Five Ways Leaders Can Instantly Shift Momentum

This is a guest post by Tor Constantino. He is a former journalist, has an MBA, and works in public relations where he has directly reported to several CEOs in his career. He lives near Washington, D.C. with his wife and two daughters. You can read his blog and follow him on Twitter.

Every successful leader wants to be a “game-changer.” If you’ve ever watched a televised sports event, you’ve no doubt heard commentators banter back-and-forth about key points in the game where “momentum shifted” in favor of the winner.

Downshifting in a Car - Photo courtesy of ©iStockphoto.com/dtimiraos, Image #4801950

Photo courtesy of ©iStockphoto.com/dtimiraos

Regardless of what caused an unplanned momentum shift, it’s safe to say it usually occurs among the competitors themselves who are directly engaged on the “field of play.”

However, a team’s coach has the ability to sway a game with planned “momentum shifters.”

Even though a coach—as the team’s de facto leader—might not be the one physically running, catching or participating, a coach has several options at his/her disposal to intentionally redirect momentum.

Here are five strategies a coach can use to instantly shift momentum, which are applicable to other leaders as well:

  1. Call a time-out. Experienced coaches use this tactic in virtually every type of competition to give their own players a break, assess the game situation, disrupt the positive inertia of the opposing team, and select the best option for the next moment to position their team to win.

    This effective tool is sometimes used during business negotiations as a “cooling off” period but it is largely overlooked and underutilized outside of sports analogies, despite its usefulness.

  2. Substitute a player. Switching players in and out of a game is an obvious way to help them recharge mentally and physically so that they can ultimately reenter the fray to help their team to victory. However, in some instances, a specific situation may require a skill set that doesn’t necessarily belong to a player that’s currently in the game.

    If it’s the field of play or the field sales force, it’s the responsibility of the coach/leader to recognize and assess that larger context and make the appropriate personnel adjustments as needed.

  3. Bench a player. Whether it’s in a locker room or a board room, type-A charged egos tend to abound. In some instances, the individual success of a dynamic player or stellar employee may hurt the team if the individual somehow appears larger than the group or above its shared values and rules.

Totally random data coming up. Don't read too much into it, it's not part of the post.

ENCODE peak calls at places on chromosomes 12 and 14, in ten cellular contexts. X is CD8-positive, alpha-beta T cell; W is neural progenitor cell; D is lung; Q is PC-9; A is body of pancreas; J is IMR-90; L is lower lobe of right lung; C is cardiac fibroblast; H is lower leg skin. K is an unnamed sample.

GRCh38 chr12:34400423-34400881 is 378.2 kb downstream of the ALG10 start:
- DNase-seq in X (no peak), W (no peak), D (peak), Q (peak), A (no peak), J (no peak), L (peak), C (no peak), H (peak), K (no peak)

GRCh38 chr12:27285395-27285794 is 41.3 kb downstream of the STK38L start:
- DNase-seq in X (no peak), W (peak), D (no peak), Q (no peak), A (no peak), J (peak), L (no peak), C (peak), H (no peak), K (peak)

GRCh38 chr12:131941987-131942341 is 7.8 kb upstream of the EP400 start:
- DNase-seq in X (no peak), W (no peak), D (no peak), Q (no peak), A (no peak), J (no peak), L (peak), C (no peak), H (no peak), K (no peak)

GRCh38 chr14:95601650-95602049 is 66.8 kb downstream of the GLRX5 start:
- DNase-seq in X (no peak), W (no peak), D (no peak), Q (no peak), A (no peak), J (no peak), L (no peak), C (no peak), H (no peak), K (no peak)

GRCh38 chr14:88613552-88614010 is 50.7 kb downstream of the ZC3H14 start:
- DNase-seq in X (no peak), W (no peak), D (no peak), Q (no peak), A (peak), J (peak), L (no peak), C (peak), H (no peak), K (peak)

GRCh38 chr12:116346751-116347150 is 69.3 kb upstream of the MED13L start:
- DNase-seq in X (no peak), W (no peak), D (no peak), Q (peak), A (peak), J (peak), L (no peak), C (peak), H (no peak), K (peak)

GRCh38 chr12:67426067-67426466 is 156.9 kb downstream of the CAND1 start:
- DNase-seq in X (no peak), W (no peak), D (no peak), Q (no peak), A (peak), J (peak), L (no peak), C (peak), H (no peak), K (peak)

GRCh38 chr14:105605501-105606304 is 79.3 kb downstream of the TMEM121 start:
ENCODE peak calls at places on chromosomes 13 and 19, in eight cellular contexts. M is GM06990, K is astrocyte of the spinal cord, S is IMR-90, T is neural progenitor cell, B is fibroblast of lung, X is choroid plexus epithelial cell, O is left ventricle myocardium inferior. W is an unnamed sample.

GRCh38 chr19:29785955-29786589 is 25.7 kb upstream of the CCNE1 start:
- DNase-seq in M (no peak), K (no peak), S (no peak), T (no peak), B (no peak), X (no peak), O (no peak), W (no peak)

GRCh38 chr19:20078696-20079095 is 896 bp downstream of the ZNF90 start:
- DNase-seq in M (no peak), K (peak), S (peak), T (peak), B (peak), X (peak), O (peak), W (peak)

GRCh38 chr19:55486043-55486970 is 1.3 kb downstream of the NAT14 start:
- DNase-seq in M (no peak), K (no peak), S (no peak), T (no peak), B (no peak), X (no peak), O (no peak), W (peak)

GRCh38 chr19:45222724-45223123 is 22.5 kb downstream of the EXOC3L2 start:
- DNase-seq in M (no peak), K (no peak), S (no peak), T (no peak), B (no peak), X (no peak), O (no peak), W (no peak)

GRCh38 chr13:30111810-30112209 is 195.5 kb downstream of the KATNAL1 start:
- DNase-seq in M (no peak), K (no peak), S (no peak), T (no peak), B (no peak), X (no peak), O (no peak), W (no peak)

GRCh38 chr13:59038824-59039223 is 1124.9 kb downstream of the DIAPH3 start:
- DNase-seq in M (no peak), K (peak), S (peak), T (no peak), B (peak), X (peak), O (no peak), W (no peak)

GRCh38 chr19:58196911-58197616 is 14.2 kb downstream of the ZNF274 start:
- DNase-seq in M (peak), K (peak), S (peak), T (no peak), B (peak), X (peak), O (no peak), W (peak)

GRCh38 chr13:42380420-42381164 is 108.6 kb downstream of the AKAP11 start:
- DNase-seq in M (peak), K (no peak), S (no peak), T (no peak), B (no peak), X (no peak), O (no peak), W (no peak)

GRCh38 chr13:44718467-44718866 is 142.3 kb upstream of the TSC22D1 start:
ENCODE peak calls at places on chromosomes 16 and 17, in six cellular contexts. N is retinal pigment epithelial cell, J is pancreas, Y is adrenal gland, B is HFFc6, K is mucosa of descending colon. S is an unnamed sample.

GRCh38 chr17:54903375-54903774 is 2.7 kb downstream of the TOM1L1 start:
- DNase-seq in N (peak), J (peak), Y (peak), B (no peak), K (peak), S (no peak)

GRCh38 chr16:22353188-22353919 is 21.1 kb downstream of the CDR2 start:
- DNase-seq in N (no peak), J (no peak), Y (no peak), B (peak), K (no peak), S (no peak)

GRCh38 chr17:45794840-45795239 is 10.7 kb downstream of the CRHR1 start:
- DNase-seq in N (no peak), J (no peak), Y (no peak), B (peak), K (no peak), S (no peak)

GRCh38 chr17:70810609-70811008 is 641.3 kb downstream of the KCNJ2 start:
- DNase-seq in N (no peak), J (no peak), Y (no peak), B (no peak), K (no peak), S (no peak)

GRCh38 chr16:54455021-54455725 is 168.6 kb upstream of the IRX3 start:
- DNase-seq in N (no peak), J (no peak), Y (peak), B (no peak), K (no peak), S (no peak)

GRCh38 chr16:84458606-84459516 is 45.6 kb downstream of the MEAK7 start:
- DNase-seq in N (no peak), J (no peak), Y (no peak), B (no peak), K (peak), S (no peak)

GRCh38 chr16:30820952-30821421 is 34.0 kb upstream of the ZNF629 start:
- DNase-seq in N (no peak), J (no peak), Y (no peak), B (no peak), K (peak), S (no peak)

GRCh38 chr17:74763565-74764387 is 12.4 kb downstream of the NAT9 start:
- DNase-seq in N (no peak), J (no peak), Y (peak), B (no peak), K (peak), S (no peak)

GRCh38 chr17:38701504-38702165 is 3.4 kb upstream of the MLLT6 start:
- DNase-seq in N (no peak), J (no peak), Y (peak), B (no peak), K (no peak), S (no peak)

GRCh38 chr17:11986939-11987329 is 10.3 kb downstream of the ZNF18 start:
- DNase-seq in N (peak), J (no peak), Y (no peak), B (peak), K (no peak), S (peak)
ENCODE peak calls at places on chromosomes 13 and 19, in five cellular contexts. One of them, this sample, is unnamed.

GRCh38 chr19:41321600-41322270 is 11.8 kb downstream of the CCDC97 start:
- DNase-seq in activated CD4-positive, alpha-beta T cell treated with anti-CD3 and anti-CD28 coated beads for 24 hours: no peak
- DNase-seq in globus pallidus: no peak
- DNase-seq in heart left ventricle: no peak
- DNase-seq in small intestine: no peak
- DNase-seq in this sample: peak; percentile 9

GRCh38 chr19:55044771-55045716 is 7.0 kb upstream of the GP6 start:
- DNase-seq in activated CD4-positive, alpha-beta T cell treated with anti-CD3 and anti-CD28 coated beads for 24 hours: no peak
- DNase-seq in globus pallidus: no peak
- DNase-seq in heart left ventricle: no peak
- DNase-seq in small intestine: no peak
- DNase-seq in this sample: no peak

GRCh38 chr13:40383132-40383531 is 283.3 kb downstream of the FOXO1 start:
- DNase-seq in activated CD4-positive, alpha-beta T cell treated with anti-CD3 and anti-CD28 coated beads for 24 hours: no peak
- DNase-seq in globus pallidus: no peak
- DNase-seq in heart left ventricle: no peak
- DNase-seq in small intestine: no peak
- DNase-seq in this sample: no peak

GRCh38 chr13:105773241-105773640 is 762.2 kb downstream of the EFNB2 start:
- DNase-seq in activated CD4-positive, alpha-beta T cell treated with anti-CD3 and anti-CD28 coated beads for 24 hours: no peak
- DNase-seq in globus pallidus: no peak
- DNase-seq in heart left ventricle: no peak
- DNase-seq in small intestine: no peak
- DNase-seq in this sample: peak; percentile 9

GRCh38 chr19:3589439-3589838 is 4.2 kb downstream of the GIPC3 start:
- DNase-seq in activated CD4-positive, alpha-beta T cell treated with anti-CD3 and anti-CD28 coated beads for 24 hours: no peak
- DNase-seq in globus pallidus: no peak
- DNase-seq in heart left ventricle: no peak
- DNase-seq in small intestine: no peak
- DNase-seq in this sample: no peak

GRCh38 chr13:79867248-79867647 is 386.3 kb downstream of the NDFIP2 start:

A savvy coach who’s engaged with his team can avoid major fissures from forming. That leader needs to be aware of this constant threat, consistently applying rewards and discipline as needed and not being afraid to sideline a key producer. It’s a good reminder for the group that no individual can win on their own.

  4. Try the unexpected. This is usually the most difficult thing for a leader or coach to do because of the inherent risk associated with this type of call. It’s much easier to maintain the status quo; however, surprise can carry the day.

    Whether it’s New Orleans Saints’ coach Sean Peyton starting the second half of the 2010 Super Bowl with an onside kick, an unexpected acquisition bid by Sirius Satellite Radio for XM Satellite Radio, or Alexander the Great slicing through the Gordian Knot—sometimes the quickest way to victory is by setting aside conventional wisdom in favor of a novel, game-changing solution.

  5. Take one for the team. This tactic is most apparent when a basketball coach gets a technical foul, an NFL coach gets fined or a baseball manager gets ejected for arguing with a game official. When a leader or coach takes a penalty on principle for the entire group, it can be a rallying point for the team to perform.

    Since character does matter in all areas of life, and leaders are supposed to set an example, this particular tactic can only be used very rarely since repeated use can quickly break down discipline among subordinates and players. In a business setting this might look like a boss who lets the team take a half-day Friday or who escalates and fights for more funding of a critical team project, such leaders tend to lift the needs of the team above their own. That’s a leader that people follow.

While each of these concepts most readily applies within the context of athletics, they can find easy parallels and comparisons within other groups. Whether it’s a church, corporation, school board, union or non-profit organization each of those groups will at some point need an instant shift in momentum that only their respective leaders can execute.

That’s because successful execution begins with capable leadership, especially when the game is on the line.

What additional things can a coach/leader do to instantly shift momentum if necessary? You can leave a comment by clicking here.
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